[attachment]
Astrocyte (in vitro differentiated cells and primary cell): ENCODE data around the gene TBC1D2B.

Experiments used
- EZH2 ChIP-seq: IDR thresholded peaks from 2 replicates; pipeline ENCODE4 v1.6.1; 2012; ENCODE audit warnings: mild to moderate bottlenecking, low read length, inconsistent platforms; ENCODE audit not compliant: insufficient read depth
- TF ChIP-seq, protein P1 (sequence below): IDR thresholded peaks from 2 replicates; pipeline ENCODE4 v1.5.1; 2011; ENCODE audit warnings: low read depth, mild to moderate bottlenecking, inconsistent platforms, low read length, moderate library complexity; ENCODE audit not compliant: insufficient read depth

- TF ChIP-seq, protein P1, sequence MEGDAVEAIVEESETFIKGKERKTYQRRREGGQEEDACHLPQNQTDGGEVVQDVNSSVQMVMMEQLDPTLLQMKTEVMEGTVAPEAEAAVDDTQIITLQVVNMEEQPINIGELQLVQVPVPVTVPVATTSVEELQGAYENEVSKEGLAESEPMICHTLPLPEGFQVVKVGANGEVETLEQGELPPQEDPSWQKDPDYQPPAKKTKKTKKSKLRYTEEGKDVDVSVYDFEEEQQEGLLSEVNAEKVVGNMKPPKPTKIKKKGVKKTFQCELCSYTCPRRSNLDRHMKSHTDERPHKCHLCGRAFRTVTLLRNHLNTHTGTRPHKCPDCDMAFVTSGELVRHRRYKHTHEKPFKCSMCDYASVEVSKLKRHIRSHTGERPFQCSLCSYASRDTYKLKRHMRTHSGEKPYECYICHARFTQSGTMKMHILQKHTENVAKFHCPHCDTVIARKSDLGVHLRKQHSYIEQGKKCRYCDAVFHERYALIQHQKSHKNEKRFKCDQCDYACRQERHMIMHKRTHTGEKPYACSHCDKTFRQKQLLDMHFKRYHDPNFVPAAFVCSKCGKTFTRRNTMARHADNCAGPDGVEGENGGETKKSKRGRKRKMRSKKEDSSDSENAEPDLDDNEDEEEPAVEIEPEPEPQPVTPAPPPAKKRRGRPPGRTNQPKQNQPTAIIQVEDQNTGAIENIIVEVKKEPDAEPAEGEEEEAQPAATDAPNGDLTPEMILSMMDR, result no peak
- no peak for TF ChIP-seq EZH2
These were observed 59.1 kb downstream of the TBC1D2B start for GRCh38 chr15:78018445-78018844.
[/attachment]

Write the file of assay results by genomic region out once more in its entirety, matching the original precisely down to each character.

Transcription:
Astrocyte (in vitro differentiated cells and primary cell): ENCODE data around the gene TBC1D2B.

Experiments used
- EZH2 ChIP-seq: IDR thresholded peaks from 2 replicates; pipeline ENCODE4 v1.6.1; 2012; ENCODE audit warnings: mild to moderate bottlenecking, low read length, inconsistent platforms; ENCODE audit not compliant: insufficient read depth
- TF ChIP-seq, protein P1 (sequence below): IDR thresholded peaks from 2 replicates; pipeline ENCODE4 v1.5.1; 2011; ENCODE audit warnings: low read depth, mild to moderate bottlenecking, inconsistent platforms, low read length, moderate library complexity; ENCODE audit not compliant: insufficient read depth

- TF ChIP-seq, protein P1, sequence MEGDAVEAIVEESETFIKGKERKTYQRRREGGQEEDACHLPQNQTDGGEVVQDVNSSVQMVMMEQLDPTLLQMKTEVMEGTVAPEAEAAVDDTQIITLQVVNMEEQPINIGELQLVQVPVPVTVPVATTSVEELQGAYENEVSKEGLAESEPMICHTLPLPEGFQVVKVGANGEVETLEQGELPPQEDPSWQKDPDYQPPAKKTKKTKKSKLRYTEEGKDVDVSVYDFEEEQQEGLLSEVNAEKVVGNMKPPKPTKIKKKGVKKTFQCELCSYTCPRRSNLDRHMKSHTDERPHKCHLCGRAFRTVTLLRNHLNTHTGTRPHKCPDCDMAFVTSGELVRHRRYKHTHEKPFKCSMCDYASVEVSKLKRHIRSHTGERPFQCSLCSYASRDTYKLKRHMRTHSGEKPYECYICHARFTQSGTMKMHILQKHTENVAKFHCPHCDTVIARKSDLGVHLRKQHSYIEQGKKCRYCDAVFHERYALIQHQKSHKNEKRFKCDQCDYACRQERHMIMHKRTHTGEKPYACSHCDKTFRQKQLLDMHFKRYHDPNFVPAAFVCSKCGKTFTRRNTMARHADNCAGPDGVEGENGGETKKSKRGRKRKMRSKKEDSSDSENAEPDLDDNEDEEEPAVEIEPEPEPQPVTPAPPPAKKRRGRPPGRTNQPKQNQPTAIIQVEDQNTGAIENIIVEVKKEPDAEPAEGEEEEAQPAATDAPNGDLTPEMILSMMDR, result no peak
- no peak for TF ChIP-seq EZH2
These were observed 59.1 kb downstream of the TBC1D2B start for GRCh38 chr15:78018445-78018844.